Rebuilding Place in the Urban Space

"A community’s physical form, rather than its land uses, is its most intrinsic and enduring characteristic." [Katz, EPA] This blog focuses on place and placemaking and all that makes it work--historic preservation, urban design, transportation, asset-based community development, arts & cultural development, commercial district revitalization, tourism & destination development, and quality of life advocacy--along with doses of civic engagement and good governance watchdogging.

Friday, November 07, 2014

Business district and community branding: tougher than it needs to be and DC's Golden Triangle district as an example

The Golden Triangle Business Improvement District covers the area between Farragut Square and Dupont Circle. The BID has invested in public space improvements including a landscaped median on Connecticut Avenue, arty bicycle racks, banners, and programs a number of events in Farragut Square.

Farragut Square is a great asset to build upon, and the Connecticut and K Street intersection might just be the busiest pedestrian intersection in the city.

One of their innovative ideas has been to place movable tables and chairs in Farragut Square, making it easier to eat lunch, as Farragut Square is one of the key staging areas for the city's armada of food trucks.

The problem with the district's identity is that other than the Metro Stations and Farragut Square, there aren't many distinguishing characteristics.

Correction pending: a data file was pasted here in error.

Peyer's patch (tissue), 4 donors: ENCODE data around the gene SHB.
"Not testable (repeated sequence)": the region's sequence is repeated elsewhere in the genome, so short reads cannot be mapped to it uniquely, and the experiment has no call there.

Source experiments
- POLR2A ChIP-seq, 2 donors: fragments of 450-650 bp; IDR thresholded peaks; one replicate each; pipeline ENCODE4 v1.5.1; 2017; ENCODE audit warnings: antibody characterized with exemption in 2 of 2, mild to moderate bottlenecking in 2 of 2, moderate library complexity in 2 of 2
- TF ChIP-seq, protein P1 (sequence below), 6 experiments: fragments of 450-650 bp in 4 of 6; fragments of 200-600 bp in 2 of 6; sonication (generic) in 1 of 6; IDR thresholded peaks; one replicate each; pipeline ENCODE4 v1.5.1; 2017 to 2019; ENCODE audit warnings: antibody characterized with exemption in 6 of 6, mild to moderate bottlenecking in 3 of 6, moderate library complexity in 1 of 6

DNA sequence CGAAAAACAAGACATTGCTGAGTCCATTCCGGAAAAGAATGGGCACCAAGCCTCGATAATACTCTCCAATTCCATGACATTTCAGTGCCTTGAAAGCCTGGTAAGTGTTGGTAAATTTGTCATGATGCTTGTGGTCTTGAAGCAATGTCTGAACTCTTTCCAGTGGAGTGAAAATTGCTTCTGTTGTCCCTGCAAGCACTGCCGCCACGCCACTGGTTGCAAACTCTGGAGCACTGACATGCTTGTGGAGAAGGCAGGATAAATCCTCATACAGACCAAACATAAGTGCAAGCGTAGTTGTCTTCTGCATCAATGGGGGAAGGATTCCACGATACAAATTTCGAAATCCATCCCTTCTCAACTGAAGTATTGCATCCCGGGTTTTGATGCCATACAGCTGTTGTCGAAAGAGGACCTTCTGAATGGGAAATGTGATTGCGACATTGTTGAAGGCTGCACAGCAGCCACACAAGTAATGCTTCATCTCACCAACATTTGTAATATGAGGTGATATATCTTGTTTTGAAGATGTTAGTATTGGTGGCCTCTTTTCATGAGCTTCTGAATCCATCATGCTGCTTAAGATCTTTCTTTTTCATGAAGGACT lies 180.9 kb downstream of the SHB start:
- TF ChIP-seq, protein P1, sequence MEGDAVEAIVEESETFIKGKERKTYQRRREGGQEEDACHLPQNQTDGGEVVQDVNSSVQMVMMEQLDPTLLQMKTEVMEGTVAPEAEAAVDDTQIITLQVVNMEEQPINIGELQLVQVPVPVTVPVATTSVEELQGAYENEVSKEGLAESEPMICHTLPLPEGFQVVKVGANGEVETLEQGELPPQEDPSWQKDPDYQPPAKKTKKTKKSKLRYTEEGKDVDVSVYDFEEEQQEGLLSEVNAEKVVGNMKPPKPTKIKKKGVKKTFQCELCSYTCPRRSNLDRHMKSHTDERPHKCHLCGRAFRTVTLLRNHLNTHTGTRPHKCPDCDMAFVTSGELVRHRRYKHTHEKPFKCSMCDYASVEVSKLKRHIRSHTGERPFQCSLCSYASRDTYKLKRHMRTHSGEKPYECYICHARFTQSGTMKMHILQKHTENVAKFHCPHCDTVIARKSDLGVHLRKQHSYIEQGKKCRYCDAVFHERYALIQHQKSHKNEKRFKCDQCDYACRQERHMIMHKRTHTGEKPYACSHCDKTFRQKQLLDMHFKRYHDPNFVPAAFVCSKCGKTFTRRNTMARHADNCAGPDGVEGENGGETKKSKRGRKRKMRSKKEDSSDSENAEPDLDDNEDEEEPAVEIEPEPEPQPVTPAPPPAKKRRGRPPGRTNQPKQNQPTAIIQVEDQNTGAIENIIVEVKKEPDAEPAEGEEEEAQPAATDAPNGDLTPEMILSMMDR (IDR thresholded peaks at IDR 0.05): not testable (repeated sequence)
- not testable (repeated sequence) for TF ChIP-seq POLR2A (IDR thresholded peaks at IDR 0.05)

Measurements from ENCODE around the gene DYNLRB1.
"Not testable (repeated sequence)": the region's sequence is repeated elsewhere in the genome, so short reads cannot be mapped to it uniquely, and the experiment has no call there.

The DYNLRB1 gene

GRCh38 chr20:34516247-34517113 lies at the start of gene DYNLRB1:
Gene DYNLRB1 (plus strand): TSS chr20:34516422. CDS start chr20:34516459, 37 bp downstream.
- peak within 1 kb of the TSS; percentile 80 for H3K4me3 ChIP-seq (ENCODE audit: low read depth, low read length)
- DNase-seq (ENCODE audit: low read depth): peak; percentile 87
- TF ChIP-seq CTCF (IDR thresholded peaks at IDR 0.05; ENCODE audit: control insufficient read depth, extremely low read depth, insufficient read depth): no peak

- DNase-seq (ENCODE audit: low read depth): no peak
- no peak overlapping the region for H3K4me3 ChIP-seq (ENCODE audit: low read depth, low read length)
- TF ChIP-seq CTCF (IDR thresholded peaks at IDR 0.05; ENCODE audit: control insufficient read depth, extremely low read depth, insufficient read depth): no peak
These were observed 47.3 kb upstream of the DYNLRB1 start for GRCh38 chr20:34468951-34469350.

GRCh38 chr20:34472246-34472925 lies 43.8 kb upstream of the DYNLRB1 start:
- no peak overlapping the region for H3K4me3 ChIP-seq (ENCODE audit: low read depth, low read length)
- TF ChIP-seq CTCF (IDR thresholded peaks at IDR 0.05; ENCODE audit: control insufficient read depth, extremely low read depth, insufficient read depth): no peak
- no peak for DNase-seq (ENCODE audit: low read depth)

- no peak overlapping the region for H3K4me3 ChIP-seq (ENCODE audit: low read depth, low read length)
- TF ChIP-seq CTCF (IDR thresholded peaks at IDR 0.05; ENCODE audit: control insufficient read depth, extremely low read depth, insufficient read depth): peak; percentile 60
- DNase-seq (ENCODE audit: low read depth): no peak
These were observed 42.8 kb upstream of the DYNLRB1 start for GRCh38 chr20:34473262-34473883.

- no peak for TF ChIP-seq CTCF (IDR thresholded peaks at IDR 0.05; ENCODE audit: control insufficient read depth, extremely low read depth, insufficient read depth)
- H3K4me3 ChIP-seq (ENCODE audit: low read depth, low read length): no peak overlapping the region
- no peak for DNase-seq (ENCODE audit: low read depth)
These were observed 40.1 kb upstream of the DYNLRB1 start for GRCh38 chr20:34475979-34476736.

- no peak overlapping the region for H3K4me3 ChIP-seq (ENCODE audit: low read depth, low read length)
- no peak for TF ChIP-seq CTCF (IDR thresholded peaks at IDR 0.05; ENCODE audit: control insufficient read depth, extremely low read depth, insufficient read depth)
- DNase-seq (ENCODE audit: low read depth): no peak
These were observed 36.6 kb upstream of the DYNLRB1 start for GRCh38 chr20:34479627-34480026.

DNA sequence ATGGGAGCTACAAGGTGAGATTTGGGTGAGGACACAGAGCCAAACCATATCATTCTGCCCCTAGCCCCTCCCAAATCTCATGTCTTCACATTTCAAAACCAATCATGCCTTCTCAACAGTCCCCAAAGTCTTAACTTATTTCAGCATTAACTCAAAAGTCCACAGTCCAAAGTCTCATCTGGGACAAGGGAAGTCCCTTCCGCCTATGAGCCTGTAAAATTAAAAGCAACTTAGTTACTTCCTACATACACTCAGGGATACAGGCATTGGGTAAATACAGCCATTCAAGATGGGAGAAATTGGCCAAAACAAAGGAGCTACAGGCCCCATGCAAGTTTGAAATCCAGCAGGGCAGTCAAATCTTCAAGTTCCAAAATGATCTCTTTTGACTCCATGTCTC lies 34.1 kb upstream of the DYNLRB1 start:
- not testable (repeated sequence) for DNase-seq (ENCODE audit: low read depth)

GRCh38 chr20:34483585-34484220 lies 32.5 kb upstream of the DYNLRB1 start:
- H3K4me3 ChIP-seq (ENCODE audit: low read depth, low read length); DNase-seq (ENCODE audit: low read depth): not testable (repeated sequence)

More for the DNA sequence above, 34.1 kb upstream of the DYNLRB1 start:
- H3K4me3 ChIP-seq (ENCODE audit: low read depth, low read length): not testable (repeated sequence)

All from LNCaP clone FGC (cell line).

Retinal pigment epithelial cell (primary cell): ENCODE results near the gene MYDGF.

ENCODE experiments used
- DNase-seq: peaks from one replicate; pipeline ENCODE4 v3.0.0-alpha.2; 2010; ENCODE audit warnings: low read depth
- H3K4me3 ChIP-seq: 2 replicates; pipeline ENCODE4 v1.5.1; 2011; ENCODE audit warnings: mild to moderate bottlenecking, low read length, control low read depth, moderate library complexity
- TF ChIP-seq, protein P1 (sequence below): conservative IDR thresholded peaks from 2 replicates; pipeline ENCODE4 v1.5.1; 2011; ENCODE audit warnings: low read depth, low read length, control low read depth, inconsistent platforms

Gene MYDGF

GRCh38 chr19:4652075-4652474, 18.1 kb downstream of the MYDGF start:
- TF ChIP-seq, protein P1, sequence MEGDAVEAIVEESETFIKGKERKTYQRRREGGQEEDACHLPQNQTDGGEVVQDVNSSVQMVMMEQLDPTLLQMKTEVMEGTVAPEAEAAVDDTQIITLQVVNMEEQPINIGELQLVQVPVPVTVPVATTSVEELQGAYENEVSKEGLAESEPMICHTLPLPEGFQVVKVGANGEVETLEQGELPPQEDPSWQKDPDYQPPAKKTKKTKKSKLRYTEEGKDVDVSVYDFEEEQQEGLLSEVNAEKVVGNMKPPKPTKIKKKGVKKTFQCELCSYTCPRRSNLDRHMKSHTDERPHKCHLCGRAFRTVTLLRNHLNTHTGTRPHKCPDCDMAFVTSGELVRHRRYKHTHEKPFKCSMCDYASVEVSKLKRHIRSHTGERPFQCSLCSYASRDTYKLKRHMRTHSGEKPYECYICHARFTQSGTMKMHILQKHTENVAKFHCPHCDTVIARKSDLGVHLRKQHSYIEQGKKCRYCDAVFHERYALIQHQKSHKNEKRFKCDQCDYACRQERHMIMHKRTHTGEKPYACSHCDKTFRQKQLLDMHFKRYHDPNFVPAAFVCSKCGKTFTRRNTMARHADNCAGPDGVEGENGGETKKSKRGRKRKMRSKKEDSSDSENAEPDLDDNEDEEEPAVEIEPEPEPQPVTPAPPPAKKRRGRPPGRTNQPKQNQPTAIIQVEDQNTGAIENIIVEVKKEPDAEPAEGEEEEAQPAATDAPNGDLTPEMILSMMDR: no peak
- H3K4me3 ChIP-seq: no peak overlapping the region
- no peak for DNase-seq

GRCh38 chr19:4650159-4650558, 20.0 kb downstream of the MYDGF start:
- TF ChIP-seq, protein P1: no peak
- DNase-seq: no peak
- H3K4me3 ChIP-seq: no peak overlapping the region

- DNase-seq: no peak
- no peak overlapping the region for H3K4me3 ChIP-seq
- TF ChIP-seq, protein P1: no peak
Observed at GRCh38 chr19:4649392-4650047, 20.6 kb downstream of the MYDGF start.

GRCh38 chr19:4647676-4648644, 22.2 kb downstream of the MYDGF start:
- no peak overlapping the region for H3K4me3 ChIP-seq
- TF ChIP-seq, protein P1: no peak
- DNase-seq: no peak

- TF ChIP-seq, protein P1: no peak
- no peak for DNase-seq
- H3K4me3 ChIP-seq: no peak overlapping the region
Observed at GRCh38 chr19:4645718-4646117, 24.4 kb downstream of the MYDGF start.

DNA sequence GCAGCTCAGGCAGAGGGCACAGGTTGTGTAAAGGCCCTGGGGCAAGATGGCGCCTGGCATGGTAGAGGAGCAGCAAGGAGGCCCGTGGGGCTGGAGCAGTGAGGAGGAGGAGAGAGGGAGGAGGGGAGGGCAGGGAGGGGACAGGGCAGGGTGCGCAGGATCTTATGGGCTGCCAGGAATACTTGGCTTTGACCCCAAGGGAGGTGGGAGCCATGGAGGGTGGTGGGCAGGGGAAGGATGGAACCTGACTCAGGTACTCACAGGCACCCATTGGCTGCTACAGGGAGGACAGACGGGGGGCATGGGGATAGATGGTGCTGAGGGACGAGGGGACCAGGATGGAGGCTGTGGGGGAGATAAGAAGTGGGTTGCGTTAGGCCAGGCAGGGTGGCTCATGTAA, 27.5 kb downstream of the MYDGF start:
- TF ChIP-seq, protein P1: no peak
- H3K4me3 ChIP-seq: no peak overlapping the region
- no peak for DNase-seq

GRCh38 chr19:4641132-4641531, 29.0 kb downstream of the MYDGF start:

The commercial district is mostly modern office buildings with some hotels, including the Mayflower, the National Geographic Museum, the Sumner School Museum and Archives, and the YMCA.  The three Metro stations serve about 70,000 riders daily during the work week.  The amount of housing is miniscule.

There are branches of some clothiers such as Burberry, Brooks Brothers, Johnston & Murphy Shoes, while H&M replaced the now out of business Filenes Basement, Nordstrom Rack and the upscale locally owned Rizik wedding boutique, but there isn't critical mass.

There are a bunch of restaurants although chain branches have been closing, and a strip of legacy small commercial buildings on M Street NW and Connecticut Avenue.

100_4037I've thought that if the adjoining property owners were willing, it would be possible to change the building uses around the square to a serious concentration of retail, comparable to Union Square in San Francisco, which is anchored by major department stores, but DC doesn't quite have the population to pull it off.

The BID has had difficulties in recruiting retailers ("Golden Triangle is having to work harder for retail tenants," Washington Post).

Plus this area faces ferocious intra-city competition for high profile retailers from Downtown, Georgetown, and the new CityCenter development.

New banner campaign:  fail?  The BID has just launched a new banner campaign and I don't think it's very effective in pushing forward branding and identity objectives. 

Failed branding isn't unique to the Golden Triangle.

I have written about this issue from time to time using Baltimore ("More (pathetic?) city branding efforts... (Baltimore)") and Georgetown ("Georgetown: A subtle but important difference between branding and identity-positioning") among other examples.  (Although the Georgetown post was written about the previous, not current, leadership.)

The banners list the name of the Golden Triangle with the web address, and the street name on which the banner is hung.

Inset from the business district profile page for the Golden Triangle district, DC